Hand carved baby spoon

As I’m sure I’ve mentioned before, I love to trawl crafting and craft related blogs, and was going through the archives of Apartment Therapy last week and came across this post about hand carved wooden baby spoons and so totally fell in love with the idea that I started trying to find out where I can get some non-pine wood from.

Baby spoon

My finished hand carved wooden baby spoon

Lucky for me, this weekend just gone, I found a post on freecycle.org advertising Jacaranda firewood for asap pickup, so I went and picked it up, and purchased a sharpening stone from Mitre 10 (hardware store) on the way home and started in.

Sharpening stone and pocket knife

Sharpening my pocket knife

Once home I got started with a newly sharpened pocket knife, and a large branch, after a bit of carving I decided that the branch was too large and that I should make a soup ladle out of that branch and use a much smaller branch to make a baby spoon. I also learned at this point that my multi-tool pocket knife was far too awkward and uncomfortable to do much carving with, so traded it for my small kitchen knife, which got a good sharpening as well.

Spoon end shaved off

Spoon end shaved off

Chiselled out spoon bowl

Chiselled out spoon bowl

I started with a much smaller branch, shaved off the spoon end and then scraped all of the top layer of bark off.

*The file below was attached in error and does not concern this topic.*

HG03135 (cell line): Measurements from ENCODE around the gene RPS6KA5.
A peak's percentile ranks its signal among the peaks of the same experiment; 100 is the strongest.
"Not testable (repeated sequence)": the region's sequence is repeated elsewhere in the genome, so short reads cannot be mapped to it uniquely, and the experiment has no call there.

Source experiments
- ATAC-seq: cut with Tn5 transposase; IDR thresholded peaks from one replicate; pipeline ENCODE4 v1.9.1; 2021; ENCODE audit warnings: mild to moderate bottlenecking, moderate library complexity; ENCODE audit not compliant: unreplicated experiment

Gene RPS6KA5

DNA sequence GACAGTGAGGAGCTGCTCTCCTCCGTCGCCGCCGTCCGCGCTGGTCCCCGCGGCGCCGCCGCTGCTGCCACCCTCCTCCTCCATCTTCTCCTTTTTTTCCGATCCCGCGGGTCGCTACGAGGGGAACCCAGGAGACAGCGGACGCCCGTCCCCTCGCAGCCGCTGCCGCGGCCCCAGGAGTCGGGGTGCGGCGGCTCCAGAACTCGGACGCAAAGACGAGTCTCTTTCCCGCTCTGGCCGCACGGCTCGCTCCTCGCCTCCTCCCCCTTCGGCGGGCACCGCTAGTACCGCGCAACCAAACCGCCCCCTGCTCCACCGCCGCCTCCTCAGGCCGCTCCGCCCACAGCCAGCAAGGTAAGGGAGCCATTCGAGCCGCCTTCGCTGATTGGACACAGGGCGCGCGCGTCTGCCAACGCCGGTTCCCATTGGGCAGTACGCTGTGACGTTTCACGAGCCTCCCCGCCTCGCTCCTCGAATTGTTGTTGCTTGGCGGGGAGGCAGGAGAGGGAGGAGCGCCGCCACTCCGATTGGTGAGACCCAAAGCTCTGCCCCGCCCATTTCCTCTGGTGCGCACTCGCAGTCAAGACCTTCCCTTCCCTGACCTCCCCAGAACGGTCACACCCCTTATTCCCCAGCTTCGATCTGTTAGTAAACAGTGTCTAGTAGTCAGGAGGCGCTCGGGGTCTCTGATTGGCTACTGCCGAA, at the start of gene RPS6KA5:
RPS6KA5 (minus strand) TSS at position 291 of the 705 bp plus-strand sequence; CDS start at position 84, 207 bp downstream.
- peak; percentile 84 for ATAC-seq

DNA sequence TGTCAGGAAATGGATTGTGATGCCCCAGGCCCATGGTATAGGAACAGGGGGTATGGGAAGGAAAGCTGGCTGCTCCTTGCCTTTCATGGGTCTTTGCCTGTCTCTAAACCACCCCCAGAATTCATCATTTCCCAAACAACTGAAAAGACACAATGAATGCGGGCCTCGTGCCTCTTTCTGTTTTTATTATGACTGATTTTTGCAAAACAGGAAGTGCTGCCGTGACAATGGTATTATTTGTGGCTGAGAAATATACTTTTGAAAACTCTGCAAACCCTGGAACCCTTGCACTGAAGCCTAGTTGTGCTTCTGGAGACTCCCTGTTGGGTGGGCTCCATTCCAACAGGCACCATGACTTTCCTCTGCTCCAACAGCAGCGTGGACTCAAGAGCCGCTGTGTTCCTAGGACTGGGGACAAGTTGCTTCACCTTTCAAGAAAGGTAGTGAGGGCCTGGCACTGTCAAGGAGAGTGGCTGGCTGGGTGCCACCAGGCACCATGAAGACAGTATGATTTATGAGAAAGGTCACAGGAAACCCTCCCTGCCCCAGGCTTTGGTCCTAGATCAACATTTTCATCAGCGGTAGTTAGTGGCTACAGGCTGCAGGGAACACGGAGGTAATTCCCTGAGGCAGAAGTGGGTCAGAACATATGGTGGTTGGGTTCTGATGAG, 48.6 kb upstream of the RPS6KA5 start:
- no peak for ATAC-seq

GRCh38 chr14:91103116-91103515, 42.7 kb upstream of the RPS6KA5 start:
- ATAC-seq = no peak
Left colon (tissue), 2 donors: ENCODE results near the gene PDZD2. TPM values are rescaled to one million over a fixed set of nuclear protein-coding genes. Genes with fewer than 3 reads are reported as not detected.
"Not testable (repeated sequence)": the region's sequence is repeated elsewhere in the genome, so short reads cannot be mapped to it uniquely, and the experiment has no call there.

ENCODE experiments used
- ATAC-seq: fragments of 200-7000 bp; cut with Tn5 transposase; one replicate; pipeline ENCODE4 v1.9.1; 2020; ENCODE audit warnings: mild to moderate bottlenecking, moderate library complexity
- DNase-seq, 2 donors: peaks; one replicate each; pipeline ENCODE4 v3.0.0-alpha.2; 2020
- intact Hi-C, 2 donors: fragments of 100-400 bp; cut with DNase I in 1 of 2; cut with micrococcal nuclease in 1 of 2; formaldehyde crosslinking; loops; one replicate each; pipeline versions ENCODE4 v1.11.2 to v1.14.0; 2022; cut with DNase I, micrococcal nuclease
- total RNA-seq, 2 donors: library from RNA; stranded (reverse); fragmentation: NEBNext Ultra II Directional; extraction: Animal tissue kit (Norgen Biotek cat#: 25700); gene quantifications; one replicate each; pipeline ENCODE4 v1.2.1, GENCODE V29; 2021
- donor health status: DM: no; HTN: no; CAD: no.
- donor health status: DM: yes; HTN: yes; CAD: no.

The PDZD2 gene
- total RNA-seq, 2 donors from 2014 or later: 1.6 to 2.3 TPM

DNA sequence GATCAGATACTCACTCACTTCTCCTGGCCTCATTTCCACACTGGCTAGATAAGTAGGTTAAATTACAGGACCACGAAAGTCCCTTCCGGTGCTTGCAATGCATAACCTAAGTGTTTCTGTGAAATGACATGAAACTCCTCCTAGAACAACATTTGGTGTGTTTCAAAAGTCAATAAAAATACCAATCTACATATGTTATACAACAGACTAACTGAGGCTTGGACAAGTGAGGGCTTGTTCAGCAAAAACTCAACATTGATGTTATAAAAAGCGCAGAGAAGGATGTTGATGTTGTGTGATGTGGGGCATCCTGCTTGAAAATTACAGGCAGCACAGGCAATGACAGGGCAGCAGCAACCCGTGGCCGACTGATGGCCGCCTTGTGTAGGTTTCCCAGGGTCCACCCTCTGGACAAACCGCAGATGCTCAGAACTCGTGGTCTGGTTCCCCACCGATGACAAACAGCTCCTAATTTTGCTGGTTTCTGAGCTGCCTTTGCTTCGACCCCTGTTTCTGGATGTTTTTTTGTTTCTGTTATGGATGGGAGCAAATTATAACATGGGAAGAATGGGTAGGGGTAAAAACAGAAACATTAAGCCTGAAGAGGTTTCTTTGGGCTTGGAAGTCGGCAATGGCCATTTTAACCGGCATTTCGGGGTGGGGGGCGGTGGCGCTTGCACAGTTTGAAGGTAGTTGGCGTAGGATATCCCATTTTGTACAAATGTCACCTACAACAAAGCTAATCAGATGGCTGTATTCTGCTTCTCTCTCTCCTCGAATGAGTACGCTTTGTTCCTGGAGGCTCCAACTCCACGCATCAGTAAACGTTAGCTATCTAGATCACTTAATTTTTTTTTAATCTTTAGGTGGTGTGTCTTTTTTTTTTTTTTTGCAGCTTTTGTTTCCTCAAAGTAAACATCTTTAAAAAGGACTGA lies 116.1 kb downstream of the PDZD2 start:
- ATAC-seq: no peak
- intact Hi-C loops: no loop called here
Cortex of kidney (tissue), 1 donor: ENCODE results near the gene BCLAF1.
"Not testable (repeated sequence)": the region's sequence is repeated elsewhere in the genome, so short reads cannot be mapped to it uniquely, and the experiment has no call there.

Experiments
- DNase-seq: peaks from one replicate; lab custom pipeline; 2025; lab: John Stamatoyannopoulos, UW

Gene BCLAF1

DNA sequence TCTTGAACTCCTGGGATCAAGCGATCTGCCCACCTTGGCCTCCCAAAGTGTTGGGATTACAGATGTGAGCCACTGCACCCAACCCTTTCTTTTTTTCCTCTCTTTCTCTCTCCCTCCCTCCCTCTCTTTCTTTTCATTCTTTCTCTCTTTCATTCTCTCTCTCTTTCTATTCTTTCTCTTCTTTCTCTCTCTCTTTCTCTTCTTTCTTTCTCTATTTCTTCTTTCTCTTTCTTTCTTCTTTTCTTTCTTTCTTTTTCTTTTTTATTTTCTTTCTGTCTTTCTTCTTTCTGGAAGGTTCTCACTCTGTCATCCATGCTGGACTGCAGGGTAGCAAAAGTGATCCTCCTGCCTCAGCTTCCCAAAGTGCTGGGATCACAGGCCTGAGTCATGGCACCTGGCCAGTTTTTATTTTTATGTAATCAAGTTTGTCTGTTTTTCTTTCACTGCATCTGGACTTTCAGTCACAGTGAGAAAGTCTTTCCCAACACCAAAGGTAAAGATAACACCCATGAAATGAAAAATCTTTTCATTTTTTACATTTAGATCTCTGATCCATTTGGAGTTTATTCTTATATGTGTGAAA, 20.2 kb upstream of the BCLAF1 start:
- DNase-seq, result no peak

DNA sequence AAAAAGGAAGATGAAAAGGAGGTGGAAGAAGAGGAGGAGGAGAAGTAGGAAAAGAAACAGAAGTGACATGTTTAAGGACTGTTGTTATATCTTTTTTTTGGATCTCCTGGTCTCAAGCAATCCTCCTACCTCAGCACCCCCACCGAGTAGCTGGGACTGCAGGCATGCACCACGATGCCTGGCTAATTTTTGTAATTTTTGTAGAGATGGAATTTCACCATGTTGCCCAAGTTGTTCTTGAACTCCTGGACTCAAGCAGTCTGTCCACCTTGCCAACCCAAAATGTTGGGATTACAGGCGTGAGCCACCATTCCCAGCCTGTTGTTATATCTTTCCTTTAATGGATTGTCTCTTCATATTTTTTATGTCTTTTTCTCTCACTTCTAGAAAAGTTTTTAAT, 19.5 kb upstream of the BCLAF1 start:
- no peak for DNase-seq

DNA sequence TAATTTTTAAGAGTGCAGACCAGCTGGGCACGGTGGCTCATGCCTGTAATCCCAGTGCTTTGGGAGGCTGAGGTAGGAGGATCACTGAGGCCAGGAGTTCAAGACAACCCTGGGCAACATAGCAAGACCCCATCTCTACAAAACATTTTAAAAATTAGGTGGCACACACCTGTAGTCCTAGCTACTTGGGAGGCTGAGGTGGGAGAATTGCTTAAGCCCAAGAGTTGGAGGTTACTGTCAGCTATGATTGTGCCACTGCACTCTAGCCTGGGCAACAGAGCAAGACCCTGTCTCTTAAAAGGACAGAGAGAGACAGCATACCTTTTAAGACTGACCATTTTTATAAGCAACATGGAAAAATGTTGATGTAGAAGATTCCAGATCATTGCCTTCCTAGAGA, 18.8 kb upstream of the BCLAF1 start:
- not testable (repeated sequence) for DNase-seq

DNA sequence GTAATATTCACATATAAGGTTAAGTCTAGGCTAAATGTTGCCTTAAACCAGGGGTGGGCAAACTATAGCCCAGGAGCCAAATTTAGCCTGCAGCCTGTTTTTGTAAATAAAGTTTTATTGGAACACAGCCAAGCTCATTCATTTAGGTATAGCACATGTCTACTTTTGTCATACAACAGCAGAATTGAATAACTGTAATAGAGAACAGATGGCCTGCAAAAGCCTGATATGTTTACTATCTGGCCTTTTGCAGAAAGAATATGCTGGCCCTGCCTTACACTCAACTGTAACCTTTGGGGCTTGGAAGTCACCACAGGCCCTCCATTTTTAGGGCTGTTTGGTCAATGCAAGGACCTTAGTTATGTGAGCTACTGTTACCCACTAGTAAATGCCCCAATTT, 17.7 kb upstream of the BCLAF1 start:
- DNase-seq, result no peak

From there I shaped the spoon end and then area between the spoon and the handle, and then carefully cut a criss-cross pattern into the spoon bowl and chiselled it out with my knife. I then went around the whole spoon head and refined the shape so that it was more pleasing to the eye.
I decided to leave the handle of the spoon as the original size of the branch as it makes it easier for Emmaly to get her hand around it. Little spoon handles always look so difficult for her to use.

Spoon neck shaping

Spoon neck shaping

Side profile of the spoon

Side profile of the spoon

Once that was completed, I shaved off the extra end of wood until the spoon and handle came away and then sanded the spoon. So far I’ve used 100 and 120, and need to go to the hardware store this week and pick up some finer gradings of sandpaper and some flaxseed oil to oil the spoon with. Some carvers wet sand as well, but I thought I would let Emmaly use the spoon as a test as to how much wet sanding is really required and what maintenance is needed to keep it looking nice and so that it is usable.

I’ve already finished my second wooden spoon but I shaved the handle back to half sized so that it was better for the intended recipient who is much smaller than Emmaly, and that too is waiting for finer sandpaper to finish it, and so I started on making some humungous knitting needles! Yay for me and wood-carving-ness. – Kayleigh

Roughly sanded

Roughly sanded

Shaped bowl

Shaped bowl

Carving spoon from branch

Carving from branch

Baby spoon

Finish hand carved wooden baby spoon


3 Comments (+add yours?)

  1. Maarten-Jan
    Feb 27, 2013 @ 21:23:46

    😮 I made some spoons for my nephew. But never thought about the idea that a larger handle could be easier for him… (I always split the wood in half). Well done I really like your work on this spoon


  2. Trackback: Handgesneden houten lepels – versie 1.0 | Randomness

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